Maybe try this audio from Rabbi Grunstein (hat-tip Joel Rich) on Aleinu before/after Sefiras HaOmer. I think the same logic applies.
As I recall from it: one school of thought is that Aleinu should be in the davening, somewhere near the end. But you can add other prayers afterwards.
The other school of thought (prominent in Nusach Sefard, I think) is that Aleinu, about our faith, should be the very last message [okay there's kaddish] people get before leaving the sanctuary and going out to face the day in a large and spiritually-dangerous world.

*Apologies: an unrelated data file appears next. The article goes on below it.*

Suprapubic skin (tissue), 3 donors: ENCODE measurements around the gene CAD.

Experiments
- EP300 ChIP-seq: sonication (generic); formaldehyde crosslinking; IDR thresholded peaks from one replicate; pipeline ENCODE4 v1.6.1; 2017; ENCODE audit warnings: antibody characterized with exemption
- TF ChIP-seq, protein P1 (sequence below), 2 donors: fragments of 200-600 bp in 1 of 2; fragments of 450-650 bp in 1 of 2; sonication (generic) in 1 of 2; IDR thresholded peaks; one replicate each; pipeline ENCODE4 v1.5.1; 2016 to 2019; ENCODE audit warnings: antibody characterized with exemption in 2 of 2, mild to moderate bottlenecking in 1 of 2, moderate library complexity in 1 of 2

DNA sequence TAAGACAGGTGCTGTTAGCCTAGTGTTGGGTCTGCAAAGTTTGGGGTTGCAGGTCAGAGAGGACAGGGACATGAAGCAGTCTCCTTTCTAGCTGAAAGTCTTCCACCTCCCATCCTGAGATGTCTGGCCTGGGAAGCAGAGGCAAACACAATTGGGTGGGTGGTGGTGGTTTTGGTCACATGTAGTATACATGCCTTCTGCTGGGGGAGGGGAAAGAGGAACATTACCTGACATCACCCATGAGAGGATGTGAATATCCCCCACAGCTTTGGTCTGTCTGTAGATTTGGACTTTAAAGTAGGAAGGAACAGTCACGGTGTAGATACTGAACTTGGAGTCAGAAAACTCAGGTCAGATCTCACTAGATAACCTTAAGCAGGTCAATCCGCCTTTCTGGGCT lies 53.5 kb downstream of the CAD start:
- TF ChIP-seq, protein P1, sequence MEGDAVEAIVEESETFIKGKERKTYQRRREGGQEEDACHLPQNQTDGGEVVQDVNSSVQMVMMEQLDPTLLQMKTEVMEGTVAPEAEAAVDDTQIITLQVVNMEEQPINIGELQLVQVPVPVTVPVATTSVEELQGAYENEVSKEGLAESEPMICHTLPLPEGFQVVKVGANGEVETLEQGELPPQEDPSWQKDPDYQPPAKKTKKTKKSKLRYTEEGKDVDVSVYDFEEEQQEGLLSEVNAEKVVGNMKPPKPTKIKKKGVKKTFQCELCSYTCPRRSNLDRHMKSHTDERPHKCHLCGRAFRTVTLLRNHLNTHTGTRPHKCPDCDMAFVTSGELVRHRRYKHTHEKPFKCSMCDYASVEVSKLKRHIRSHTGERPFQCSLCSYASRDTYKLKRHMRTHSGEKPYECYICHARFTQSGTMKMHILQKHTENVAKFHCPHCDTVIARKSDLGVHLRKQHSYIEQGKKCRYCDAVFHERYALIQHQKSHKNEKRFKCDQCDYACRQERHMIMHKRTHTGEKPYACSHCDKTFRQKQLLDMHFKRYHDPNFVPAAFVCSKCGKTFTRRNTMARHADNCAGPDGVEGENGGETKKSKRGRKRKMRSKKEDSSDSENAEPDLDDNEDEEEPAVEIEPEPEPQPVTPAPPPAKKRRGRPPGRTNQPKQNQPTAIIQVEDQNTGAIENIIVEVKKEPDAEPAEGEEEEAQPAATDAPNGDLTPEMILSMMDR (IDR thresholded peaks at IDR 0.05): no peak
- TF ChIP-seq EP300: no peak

Rabbi Grunstein concluded that if this is your custom that's great; if that's your custom that's great; not to make a huge deal about it (or scream at the chazan if he slips up).
Though I'd wonder with shofar-blowing and L'dovid if we'd want to leave people with that final message ...